The imported lemon sells in the leading markets at from $8 to $10 per box, or from $24 to |30 per thousand; the California lemon commands from $2.50 to $3 per box, or from $10 to $15 per thousand.

Why should not the California lemon, if raised to an equal standard with the imported fruit command an equal price?

In 1881 the importation of lemons to the United States amounted to 800,241 boxes, or a total of 301,084,352 lemons. For the ten years preceding 1881 there had been an average increase of 54,271 boxes annually. As long as this vast and increasing consumption continues, there must be a field for lemon growing.

CHAPTER II.

AN INVESTIGATION OF LEMONS AND LEMON CULTURE.

At the Citrus Fair, held in Riverside in 1883, a committee was appointed, to make thorough scientific tests, for purposes of comparison of lomons grown in California and of some samples of the imported fruit. The committee was also instructed to consider the status of lemon growing in California, and to report upon the best means for the promotion of the industry. The committee made a valuable report, a portion of which is subjoined:

EXTRACT PROM THE REPORT OF THE COMMITTEE.

"To assist the growers of citrus fruits in Southern California in supplying the increased demand for the lemon, and to place the crops grown by them properly before the consumers of the Pacific Coast, was the object of this examination.

"That there is a very profitable field yet unoccupied by the growers of citrus fruits,

is very clearly shown by the following statistics, gathered from the valuable report of J. H. Bostwick, upon the importation of green fruits into the United States for 1881 and preceding years.

"From this we find that in the years 1872

and 1881 the inportations were as follows:

No. Boxes. No. Lemons.

1872 317,532 111,136,200

1881 8(30,241 301,084,352

"An increase in ten years of 542,709 boxes and 189,948,152 lemons; an annual average increase of 54,271 boxes.

"It is a notabe fact that while the importation of the lemon has increased so rapidly, that of the orange, during the same time, has Increased only half as much from all sources, and it is reasonable to suppose that this increase in the importation of the orange will be entirely checked within ten years by the great productiveness of the growers of Florida, Louisiana, and California.

"The foreign lemon, always commanding the highest price in the San Francisco market, was adopted by the committee as a standard of comparison for the lemons grown in Southern California.

"Freshly imported specimens were secured from Messina, Malaga and Palermo, direct from Boston, through the liberality of Mr. H. B. Everest, and Messinas from Messrs. Dalton & Gray, of San Francisco, the latter having been picked some six months. All the specimens were in good condition.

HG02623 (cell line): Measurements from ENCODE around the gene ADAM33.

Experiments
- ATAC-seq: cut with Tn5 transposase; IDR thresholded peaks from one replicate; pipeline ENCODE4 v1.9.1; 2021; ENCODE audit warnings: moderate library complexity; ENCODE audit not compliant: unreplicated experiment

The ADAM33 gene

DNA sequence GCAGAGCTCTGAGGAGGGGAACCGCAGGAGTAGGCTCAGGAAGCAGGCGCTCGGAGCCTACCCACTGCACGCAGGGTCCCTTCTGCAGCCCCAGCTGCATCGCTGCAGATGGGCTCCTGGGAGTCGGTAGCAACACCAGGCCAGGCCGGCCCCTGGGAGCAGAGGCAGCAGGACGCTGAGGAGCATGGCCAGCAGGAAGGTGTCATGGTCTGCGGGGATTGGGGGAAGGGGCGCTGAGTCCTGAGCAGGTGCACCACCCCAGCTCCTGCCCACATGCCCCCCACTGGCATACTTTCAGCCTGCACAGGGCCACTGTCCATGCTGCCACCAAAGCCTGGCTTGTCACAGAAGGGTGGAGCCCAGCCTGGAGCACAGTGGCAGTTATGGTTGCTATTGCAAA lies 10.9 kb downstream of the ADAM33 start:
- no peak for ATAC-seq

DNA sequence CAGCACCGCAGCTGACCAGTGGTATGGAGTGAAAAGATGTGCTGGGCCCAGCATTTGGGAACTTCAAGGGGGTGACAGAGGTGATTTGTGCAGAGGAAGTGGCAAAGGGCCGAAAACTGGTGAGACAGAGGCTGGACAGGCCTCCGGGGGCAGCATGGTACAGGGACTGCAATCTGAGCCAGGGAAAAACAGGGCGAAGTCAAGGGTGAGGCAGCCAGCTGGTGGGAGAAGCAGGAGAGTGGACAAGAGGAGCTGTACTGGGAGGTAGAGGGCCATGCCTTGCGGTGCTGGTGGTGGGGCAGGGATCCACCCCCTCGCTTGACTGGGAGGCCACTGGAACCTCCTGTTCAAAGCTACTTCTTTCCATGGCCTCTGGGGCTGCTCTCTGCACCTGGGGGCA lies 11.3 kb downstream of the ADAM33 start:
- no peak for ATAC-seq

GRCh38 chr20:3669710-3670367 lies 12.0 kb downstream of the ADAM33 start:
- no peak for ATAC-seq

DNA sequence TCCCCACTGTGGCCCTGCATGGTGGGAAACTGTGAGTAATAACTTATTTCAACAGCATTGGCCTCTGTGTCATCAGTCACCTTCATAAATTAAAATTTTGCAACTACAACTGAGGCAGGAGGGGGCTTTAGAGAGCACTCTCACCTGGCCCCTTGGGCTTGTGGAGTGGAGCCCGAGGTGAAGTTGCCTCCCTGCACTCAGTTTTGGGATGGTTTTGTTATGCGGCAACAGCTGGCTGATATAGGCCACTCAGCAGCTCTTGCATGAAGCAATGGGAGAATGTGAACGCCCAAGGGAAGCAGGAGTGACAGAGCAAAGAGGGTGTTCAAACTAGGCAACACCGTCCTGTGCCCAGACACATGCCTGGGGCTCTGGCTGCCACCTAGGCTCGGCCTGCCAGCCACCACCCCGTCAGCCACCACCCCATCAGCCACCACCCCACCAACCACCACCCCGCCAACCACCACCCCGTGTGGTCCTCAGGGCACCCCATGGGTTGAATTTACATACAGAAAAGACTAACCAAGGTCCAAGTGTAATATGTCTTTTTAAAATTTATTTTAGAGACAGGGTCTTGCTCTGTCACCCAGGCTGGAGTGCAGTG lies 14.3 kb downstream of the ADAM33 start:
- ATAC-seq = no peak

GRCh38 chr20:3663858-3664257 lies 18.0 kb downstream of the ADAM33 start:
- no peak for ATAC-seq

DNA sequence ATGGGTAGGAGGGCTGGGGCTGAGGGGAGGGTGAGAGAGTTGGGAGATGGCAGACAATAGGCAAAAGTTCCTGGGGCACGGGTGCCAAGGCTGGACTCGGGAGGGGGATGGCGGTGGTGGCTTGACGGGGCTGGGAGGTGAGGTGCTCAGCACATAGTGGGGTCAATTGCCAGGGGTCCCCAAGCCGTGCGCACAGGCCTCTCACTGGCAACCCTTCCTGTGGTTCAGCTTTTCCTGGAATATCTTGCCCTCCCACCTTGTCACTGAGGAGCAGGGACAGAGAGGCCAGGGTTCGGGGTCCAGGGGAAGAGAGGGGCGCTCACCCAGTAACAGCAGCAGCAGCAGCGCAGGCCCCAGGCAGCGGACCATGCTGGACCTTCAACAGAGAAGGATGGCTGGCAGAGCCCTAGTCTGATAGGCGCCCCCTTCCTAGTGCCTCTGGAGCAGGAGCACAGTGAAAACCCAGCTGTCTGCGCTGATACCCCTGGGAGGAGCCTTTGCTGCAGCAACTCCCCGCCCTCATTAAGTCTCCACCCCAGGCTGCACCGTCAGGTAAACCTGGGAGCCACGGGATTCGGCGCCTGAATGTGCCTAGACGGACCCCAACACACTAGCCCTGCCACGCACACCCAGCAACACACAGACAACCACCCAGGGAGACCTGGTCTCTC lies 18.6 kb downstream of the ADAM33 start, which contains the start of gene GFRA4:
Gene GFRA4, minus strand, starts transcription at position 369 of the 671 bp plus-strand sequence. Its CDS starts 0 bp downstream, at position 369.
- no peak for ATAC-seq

"The lemons of Southern California were from all the important fruit-growing districts of this section, and from the fact that they were picked about the same time and cured in the same manner, the collection was the best in its average appearance and quality ever placed upon exhibition in the State.

"The following table shows the result of the analyses:

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Southern California were fully equal to the best imported.

"The Sweet Rinds and most of the Seedlings, with an occasional Lisbon and Eureka, were above the standard size and weight. This will nearly always occur when the fruit is permitted to hang longer upon the tree than is necessary to mature it for market.

"It was noticed in the examination that the lemons of Santa Barbara, Ventura, Los Angeles, Anaheim and San Diego were nearly globular in form, and all having a smooth, morocco-like texture of the rind, while those of the same varieties found in San Gabriel and Pasadena were more elongated in form and not as smooth, and those of Riverside and vicinity were still more elongated and rougher in rind— a marked difference that must, in the opinion of the committee, be attributed to the differences in the temperature and humidity of the atmosphere in the localities named.

"It is noticeable that the smoothness and thinness of rind indicate greater quantity of juice, owing to the belter development and cured state of the lemon. The extreme size does not show its proportional quantity of juice, but the medium sizes show the best averages.

"secondBitterness.—A bitter lemon is Worthless for market purposes, and to the fact that so many of the Seedling lemons of California are bitter, is to be attributed, to a great extent, the low value of this lemon in the San Francisco markets.

"The test for bitterness, as adopted by the committee, was much more severe than that required of the lemon in ordinary use; yet the result was an exceedingly favorable one for the best budded varieties of our lemons.

"Out of forty-eight samples tested, thirty were entirely free from bitterness; seven showed only a trace, and eleven were decidedly bitter.

"We think, from this showing, it will not be difficult for our fruit growers to eliminate all traces of bitterness from the fruit grown here. To do this successfully the causes must be thoroughly understood, and the remedies, well known, as thoroughly applied.

"As a foundation for further and more